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Arson Suspected in Fire; 30 Still Homeless

Times Staff Writer

Glendale arson investigators say clothing doused with a flammable liquid and ignited in a third-floor stairwell probably caused the apartment house fire last week that injured 10 people and left more than 150 homeless.

A resident of the four-story apartment building at 228 S. Kenwood St. told fire officials that he saw the clothes burning and the stairwell catching fire, so he called the fire department, Glendale arson investigator Dennis Wilson said.

There are no suspects in the case, and city officials have been unable to find out who owns the building, Wilson said.

Housing Difficult to Find

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Meanwhile, the fire has created problems for many families, most of whom are Latinos, who lived in the 32-unit apartment house and who now say they cannot find housing they can afford near work and schools. Red Cross officials housed about 150 residents at the Wilson Junior High School gym from Saturday through Tuesday.

Bill Dutton, local Red Cross chapter executive director, said about 120 people have either found another apartment or are staying with friends or relatives. About 30 people still have no permanent place to stay.

Dutton said those who have been unable to find an apartment or a place to live this week were given money to stay at a motel for a few days. “But normally we only provide short-term shelter,” he said.

Some of those people say they are worried about what will happen to their families when the Red Cross relief ends.

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“I’m going to have to stay in my car,” said Mario Martinez, a displaced resident of the building. “There are families with eight and 10 children who have no place to go. We are looking for any kind of help.”

Relief for Families

Dutton said he expects that the Red Cross will spend about $30,000 on food, shelter and clothing for the families. Donations of money, he said, are especially needed.

“Normally, in a major disaster such as a brush fire or a mud slide, there is much more community support,” Dutton said. “But maybe one apartment building seems like an isolated thing, because we haven’t seen much of an outpouring.”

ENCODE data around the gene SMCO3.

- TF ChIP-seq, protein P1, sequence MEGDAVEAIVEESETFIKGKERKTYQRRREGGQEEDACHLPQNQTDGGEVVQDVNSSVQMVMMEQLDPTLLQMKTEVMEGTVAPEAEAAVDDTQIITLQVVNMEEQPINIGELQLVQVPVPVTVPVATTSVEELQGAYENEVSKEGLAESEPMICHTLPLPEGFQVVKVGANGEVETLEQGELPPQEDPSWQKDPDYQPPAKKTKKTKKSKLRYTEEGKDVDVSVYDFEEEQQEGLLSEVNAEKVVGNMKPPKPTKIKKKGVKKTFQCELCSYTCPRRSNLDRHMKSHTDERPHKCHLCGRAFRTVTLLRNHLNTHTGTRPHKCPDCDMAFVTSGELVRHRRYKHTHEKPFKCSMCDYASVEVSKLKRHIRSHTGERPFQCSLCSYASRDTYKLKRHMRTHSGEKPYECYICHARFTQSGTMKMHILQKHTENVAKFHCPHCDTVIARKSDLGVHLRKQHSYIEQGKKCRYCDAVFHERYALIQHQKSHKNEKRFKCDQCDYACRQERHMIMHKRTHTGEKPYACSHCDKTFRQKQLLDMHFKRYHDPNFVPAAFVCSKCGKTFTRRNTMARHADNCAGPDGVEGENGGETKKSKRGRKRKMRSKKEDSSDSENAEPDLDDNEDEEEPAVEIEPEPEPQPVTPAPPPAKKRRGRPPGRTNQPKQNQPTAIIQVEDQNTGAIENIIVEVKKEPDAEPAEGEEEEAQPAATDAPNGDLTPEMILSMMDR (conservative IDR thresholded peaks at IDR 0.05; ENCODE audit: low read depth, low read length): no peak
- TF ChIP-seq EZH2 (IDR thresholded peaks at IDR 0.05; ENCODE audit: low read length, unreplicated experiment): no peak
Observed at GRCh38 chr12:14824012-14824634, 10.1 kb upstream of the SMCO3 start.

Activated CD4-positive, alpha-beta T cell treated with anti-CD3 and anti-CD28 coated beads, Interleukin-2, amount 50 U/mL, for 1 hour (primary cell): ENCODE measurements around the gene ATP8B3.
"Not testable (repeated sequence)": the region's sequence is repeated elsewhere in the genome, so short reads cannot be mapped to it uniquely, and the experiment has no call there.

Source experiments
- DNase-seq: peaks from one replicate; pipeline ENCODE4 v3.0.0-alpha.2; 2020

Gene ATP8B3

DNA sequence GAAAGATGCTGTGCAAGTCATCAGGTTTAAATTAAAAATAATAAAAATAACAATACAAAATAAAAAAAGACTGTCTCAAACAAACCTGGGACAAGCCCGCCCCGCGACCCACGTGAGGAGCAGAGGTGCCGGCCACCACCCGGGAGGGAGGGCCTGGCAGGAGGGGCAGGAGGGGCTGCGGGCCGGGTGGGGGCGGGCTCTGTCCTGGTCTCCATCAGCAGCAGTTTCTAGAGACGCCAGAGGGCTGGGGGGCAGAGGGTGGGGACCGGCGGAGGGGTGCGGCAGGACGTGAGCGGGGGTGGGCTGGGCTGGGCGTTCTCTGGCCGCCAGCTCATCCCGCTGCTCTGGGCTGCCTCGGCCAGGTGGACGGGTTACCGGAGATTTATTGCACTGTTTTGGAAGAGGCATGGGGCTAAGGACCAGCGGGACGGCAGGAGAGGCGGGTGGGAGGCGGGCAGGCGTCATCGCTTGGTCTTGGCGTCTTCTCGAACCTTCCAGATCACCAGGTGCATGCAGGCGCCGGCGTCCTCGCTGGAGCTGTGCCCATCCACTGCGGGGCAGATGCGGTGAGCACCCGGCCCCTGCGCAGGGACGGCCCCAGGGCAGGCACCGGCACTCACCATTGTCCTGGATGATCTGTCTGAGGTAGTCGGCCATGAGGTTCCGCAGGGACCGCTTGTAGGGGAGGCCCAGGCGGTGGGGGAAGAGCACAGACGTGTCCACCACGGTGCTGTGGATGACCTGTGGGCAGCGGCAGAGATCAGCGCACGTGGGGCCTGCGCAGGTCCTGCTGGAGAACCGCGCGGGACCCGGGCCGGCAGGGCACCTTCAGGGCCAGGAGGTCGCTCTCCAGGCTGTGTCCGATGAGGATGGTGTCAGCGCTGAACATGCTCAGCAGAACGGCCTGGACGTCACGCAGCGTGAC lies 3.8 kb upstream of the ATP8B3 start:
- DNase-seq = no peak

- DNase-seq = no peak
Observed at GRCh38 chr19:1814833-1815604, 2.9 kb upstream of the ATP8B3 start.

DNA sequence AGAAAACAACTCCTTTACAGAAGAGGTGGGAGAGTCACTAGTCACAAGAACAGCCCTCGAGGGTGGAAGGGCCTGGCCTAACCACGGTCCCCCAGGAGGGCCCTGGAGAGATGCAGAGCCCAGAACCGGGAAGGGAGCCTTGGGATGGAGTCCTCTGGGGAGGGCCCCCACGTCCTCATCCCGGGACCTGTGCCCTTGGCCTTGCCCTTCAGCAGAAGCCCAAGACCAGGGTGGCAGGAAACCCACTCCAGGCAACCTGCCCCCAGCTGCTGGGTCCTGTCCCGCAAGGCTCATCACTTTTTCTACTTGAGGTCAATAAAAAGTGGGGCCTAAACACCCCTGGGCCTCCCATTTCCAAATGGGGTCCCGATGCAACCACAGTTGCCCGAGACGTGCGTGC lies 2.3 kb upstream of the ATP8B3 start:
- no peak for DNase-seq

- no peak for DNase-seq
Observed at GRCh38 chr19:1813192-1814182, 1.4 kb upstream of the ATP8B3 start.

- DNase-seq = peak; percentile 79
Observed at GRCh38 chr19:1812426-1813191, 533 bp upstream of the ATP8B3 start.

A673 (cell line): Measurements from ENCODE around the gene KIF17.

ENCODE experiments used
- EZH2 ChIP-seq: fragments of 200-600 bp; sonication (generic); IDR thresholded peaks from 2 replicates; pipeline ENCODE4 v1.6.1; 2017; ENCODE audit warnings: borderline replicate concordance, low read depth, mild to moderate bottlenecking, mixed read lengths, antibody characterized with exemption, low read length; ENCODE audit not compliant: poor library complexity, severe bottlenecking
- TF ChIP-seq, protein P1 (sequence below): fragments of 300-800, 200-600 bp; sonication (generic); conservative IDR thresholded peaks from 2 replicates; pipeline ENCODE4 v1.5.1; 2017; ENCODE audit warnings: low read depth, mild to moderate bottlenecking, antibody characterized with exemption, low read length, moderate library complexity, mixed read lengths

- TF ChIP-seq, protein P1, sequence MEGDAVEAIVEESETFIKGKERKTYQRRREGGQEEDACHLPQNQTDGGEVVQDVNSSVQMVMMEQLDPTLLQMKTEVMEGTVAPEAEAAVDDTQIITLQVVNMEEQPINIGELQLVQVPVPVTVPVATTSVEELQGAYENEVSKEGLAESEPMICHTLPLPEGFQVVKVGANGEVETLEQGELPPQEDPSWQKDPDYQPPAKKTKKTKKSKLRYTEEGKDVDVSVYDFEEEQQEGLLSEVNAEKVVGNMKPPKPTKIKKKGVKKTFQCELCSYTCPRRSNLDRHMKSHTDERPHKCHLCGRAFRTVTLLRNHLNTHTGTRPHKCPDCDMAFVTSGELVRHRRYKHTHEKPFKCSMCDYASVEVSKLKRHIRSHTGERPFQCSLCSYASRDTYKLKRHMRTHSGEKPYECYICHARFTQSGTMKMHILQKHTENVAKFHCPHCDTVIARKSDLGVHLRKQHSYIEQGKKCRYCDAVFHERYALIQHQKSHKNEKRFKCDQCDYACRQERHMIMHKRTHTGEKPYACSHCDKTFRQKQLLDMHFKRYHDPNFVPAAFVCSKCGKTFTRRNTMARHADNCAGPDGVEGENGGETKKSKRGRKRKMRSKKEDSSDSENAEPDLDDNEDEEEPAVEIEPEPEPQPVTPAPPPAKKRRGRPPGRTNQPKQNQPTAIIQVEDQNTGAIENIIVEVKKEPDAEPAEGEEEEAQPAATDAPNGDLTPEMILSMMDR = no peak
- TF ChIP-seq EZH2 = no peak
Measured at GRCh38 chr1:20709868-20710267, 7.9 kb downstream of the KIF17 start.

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John Korkis, Glendale’s coordinator of emergency services, said the city participates in relief efforts only when a state of emergency is declared by the state or federal government. “With a single apartment-house fire, it is relatively easy for the Red Cross to handle,” he said.

Many of the larger families--those with five to 10 members--have been living in single-, one- or two-bedroom apartments, former residents said. Many apartment owners will not accept large families or those with children, they said. Red Cross volunteers working with the families say it will be difficult for them to find housing they can afford in Glendale.

Most of the available housing in the area is more expensive than the $395 to $475 rents that were charged at the burned apartment house, said Yvonne Campbell, a Red Cross worker who has been helping the evacuated residents find a new home.

“So far, about 10 families have been placed in permanent locations,” Campbell said. “Many other families were sharing apartments, using their collective income to pay rent. When they are forced to split up, it makes it difficult.”

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Fire Code Violations

City officials have been trying to locate the building’s owner for the three months because of fire code violations, Glendale Assistant City Atty. Scott Howard said. Albert Leon, who faced numerous building code violations at the apartment house during the last five years and pleaded guilty to fire code violations there in 1982, claims that he no longer owns the property, Howard said.

Ken Preis is listed as the current owner, according to title documents obtained by the city, but he also denies being the owner, Howard said.

Fire inspectors last fall found that hallways and doors at the building must be replaced with fire-resistant materials to comply with city codes, Howard said. The improvements, which were never made, must be completed if the building is to be reoccupied, he said.

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City building inspectors last fall found that the building also failed to comply with housing standards, citing broken windows, peeling paint and general dilapidation of the structure, according to city records.

Children Facing a Move

Graffiti spray painted on the building has led investigators to suspect that the fire may have been started by gang members. “It could be fraud, or it could be a gang thing,” arson investigator Wilson said.

But for Maria Valles, 12, the cause of the fire is not as important as its effect on her life. The apartments had been her home for the three years, since her family arrived in the U.S. from Guadalajara. The John Marshall Elementary School sixth-grader said everyone in the building knew and looked out for each other.

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Valles and many of about 75 other children who lived in the building now face the prospect of new schools and new neighborhoods. Valles said she is sad and worried about where her family will move.

“I’m going to miss my friends,” she said.

Valles said her family’s clothes, furniture and television are still inside the second-floor, single apartment she shared with her parents and four brothers and sisters. Fire officials said they don’t know when or if the boarded-up building will be reoccupied, but they are making arrangements for residents to remove belongings.


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